The Renewable Fuels Association (RFA) today strongly encouraged the Environmental Protection Agency (EPA) to deny requests from several states to waive the requirements of the Renewable Fuel Standard (RFS).
  
“EPA has no option but to deny the waiver requests because they are procedurally incomplete, legally insufficient, and factually flawed,” said Bob Dinneen, RFA President and CEO.  “Perhaps most outrageous is the fact the petitioners make no mention of the RFS program’s inherent flexibilities, and they blatantly ignore the fact that the ethanol industry is responding rationally to current grain market conditions by significantly reducing production. Supporters of a waiver overlook the impact of RIN credit banking, borrowing, and trading provisions. The very provision that allows obligated parties to meet up to 20 percent of their current year RFS obligation with RINs generated in the previous compliance year was designed specifically to mitigate the impacts of a drought on agricultural markets. The RFS is unquestionably working as intended. It is a proven success, and it absolutely should not be waived.”

To obtain a waiver, a petitioner must show that there is severe harm to the economy of a state, a region, or the United States; that the harm is being directly caused by the RFS; and that waiving the RFS would cure the claimed harm. The waiver requests completely fail to satisfy the statutory waiver criteria for the following major reasons:

No showing of severe harm.  The net state-level impacts of changes in corn price that might result from a waiver of the RFS would be trivial. For example, the impact of changes in corn price that might result from a waiver would be equivalent to no more than 0.01 percent of the North Carolina’s Gross Domestic Product (GDP), 0.02 percent of Arkansas’ GDP, and 0.01 percent of Georgia’s GDP. These effects can hardly be considered severe economic harm, particularly when they do not take into account the benefits to the state economies from the use of ethanol, such as lower fuel prices.

No showing that the RFS itself is causing the claimed harm.  The petitioners do not establish that RFS implementation itself is the cause of the higher feed costs facing their state livestock and poultry industries; rather, the waiver request letters explicitly recognize that the drought of 2012 was the root cause of the increased feed costs.

No showing that waiving the RFS would cure the claimed harm. Studies estimating the impact of a potential RFS waiver on corn prices show that waiving the requirements in 2013 might reduce corn prices by as little as $0.04 per bushel, or just 0.5 percent. Further, prices for other feed key ingredients (e.g., distillers grains) may increase in response to a waiver, meaning net feed costs would be unchanged or may actually increase for some species.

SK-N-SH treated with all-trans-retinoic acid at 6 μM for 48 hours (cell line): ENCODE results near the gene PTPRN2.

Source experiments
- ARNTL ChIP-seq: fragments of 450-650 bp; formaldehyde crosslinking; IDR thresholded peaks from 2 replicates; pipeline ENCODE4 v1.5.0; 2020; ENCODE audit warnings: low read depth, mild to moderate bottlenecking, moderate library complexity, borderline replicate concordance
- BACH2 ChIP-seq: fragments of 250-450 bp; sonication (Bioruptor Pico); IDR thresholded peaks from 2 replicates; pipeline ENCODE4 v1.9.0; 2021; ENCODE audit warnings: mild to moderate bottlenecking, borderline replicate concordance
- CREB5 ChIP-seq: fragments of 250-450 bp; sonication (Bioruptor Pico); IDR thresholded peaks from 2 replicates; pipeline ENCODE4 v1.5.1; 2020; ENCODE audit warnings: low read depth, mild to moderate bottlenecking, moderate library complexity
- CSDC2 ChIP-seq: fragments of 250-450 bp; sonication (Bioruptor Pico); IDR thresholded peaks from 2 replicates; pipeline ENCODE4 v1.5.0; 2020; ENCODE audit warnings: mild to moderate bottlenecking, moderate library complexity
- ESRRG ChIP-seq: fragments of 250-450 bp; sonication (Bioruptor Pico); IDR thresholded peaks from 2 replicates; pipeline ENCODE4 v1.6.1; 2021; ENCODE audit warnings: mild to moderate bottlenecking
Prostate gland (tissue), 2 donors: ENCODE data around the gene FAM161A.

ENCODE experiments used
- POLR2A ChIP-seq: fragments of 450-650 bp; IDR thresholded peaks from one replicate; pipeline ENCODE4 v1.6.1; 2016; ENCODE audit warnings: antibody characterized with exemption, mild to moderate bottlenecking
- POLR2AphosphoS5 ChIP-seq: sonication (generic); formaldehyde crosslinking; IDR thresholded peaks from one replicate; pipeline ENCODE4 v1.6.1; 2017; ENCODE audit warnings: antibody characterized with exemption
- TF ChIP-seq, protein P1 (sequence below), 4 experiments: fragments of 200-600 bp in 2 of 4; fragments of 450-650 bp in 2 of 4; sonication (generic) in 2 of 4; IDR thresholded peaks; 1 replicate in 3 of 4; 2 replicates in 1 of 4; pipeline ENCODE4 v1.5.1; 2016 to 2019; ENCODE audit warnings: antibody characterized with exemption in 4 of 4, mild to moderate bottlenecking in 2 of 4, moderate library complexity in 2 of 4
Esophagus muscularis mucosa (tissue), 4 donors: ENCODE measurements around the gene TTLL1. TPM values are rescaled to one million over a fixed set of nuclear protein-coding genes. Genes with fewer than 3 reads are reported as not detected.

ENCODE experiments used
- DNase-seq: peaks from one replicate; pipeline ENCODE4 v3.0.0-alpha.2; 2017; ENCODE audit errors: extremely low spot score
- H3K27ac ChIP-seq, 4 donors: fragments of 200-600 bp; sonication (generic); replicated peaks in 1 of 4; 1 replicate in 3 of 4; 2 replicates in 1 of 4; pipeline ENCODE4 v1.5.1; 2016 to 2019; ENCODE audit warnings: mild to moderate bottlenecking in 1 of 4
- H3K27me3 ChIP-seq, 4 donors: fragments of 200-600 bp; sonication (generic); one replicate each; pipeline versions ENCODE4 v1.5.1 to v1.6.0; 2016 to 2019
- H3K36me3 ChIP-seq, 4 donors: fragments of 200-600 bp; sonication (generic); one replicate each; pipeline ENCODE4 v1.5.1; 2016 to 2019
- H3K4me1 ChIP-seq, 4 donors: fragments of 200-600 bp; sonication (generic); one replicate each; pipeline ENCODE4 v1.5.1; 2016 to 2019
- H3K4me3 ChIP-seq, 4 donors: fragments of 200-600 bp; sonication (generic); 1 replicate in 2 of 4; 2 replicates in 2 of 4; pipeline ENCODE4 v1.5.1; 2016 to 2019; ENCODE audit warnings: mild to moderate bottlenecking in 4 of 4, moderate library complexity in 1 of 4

Failure to recognize the impact of RFS compliance flexibilities. The petitioners make no mention of the RFS program’s flexibilities that mitigate the impacts of marketplace anomalies and allow markets to adjust rationally. Specifically, the petitioners ignore the impact of RIN banking, borrowing, and trading provisions. In fact, the provision allowing obligated parties to meet up to 20 percent of their current year RFS obligation with RINs generated in the previous compliance year was designed specifically to mitigate the impacts of a drought on agricultural markets.

Failure to consider the economic benefits of the RFS. The RFS has facilitated the achievement of significant economic benefits, including job creation, increased farm income, lower consumer fuel prices, and enhanced energy security. EPA’s evaluation of the requests must consider not only the alleged impacts to the livestock and poultry sectors, but also the economic benefits that would be foregone if a waiver was granted.

Congress first established the RFS in the Energy Policy Act of 2005 and later expanded the program in the Energy Independence and Security Act (EISA) of 2007.  The multiple intents of the RFS are to enhance energy security, decrease fuel prices by diversifying energy supplies, create jobs and stimulate the economy, and improve the environment.  According to the RFA comments, “Without question, the RFS is achieving those goals today and providing tangible benefits to the American public. Unfortunately, the requests for a waiver of the RFS attempt to derail this progress and undermine the national goals of enhanced energy and economic security.”

The entirety of RFA’s comments can be read here.